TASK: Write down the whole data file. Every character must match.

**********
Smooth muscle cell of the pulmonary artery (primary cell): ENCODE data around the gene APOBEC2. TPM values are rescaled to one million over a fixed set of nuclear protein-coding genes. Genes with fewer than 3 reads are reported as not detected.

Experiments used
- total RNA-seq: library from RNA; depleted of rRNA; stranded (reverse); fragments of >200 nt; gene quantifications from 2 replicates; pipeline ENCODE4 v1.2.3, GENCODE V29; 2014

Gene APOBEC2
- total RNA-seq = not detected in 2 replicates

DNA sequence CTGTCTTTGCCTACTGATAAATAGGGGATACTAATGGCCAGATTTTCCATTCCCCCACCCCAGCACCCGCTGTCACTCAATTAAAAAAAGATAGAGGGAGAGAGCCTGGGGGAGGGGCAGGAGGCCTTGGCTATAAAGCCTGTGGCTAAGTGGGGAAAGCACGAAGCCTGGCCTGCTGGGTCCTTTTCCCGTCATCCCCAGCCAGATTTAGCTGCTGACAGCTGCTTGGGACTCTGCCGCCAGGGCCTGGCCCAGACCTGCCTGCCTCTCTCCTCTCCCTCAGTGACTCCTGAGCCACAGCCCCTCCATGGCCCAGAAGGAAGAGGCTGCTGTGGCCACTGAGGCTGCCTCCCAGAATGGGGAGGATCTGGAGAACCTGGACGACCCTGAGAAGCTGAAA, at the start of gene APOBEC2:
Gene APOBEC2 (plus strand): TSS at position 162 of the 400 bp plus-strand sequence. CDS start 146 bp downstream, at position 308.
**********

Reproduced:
Smooth muscle cell of the pulmonary artery (primary cell): ENCODE data around the gene APOBEC2. TPM values are rescaled to one million over a fixed set of nuclear protein-coding genes. Genes with fewer than 3 reads are reported as not detected.

Experiments used
- total RNA-seq: library from RNA; depleted of rRNA; stranded (reverse); fragments of >200 nt; gene quantifications from 2 replicates; pipeline ENCODE4 v1.2.3, GENCODE V29; 2014

Gene APOBEC2
- total RNA-seq = not detected in 2 replicates

DNA sequence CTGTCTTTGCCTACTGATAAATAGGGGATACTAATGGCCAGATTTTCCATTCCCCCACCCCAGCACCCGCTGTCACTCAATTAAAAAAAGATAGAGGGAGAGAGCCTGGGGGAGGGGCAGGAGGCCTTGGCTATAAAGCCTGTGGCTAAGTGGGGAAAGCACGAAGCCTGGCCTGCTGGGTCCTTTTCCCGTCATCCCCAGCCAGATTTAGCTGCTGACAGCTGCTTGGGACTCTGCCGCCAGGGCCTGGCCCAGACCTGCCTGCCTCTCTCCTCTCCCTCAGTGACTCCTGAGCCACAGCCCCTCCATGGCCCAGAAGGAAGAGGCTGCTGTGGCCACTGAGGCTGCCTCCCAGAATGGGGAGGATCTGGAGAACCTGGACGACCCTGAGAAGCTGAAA, at the start of gene APOBEC2:
Gene APOBEC2 (plus strand): TSS at position 162 of the 400 bp plus-strand sequence. CDS start 146 bp downstream, at position 308.